The Myrtacae family of plants is useful in that they have very useful Essential Oils in them. This is very good for rubbing on skin to prevent insect bites such as Midges, Mosquitoes etc.
The Millaa Millaa vine (Elaeagnus triflora) has the nicest berry and the Sunshine Coast is its southern most limit (in nature it occurs coastal NE Qld). The berries of this plant are really nice to eat, but the vine doesn’t have any berries on currently because the flowers are eaten by a tiny caterpillar (that you need a microscope to see) called an Indigo Flash (Rapala varuna simsoni) I actually thought there were male and female plants but the flowers are eaten by caterpillars, making it impossible for them to reproduce.
The Native Ginger (Alpinia caerula) berries are really nice – especially if you’re exhausted and you need a little bit of a pick-me-up – they taste of lemon but be warned - you take the dry outer coating off and chew/suck the seed and find it has a little hotness to it. Every part of the Native Ginger plant is edible – you can use the leaves in cooking to wrap food but very often you’ll find that cut-bees have taken a little circle out of a leaf. These cut-bees use the leaf portion to plug up the hole of their nest – which is a mud nest usually in the bank of a stream – there you’ll probably see some pretty serrated leaves.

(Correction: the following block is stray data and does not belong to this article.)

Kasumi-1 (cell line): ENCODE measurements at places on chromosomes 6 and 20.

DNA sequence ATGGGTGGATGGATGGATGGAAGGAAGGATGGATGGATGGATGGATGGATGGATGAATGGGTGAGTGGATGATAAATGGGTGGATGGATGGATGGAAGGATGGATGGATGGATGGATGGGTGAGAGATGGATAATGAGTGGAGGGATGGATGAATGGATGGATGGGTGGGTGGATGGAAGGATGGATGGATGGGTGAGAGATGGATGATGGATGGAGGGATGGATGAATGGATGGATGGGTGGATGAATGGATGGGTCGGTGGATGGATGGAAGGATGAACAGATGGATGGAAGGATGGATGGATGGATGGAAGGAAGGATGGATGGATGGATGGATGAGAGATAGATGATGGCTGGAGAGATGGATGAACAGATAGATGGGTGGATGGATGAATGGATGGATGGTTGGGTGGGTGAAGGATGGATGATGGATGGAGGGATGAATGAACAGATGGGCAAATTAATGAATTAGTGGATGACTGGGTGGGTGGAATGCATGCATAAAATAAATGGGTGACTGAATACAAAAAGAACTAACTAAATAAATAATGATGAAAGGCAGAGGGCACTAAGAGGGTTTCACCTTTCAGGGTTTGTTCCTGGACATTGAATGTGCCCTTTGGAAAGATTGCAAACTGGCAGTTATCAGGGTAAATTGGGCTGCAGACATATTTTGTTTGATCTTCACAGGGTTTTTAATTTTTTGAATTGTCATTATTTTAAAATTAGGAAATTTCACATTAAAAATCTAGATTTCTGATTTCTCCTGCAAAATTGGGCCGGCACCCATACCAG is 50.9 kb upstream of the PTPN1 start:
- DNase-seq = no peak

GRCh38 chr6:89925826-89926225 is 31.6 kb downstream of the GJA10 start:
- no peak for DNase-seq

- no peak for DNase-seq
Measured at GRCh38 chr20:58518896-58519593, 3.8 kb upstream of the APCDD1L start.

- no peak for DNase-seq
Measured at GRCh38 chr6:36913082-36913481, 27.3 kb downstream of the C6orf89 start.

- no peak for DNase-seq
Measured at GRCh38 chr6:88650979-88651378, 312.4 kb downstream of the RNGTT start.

The other favorite of mine is the Midyim (Austromytrus dulcis) It has lovely edible berries which can be made into jams but it takes an awful lot of picking, my mother has made Midyim jam, and it is delicious, The berries fall off quickly, but if you crush and smell the leaf, you will know that it’s in the Myrtacae family, which is related to the Eucalypt tree. The Midyim berries taste different depending on the area in which it grows. Moreton Island grows the most succulent big berries as big as your thumbnail but this only happens after rain.
The Black Bean (Castanospermum australe) was originally thought to be edible but obviously it isn’t. The Aboriginees used to soak the seedpods in running water for six weeks, then dry them then put them back into running water for another six weeks. They were then taken out and roasted, and then they were edible – they would be pounded and turned into a flour. You’ll see them listed in textbooks as poisonous, and if you eat 6 of these you’ll get stomach cramps - the leaves and bark smell of cucumber. If the leaves are up too high, get your car keys and scrape the bark to identify the cucumber smell.
One of them is the Bandicoot Berry (Leea indica) and in some of the books they say it is edible but they can really sting the mouth.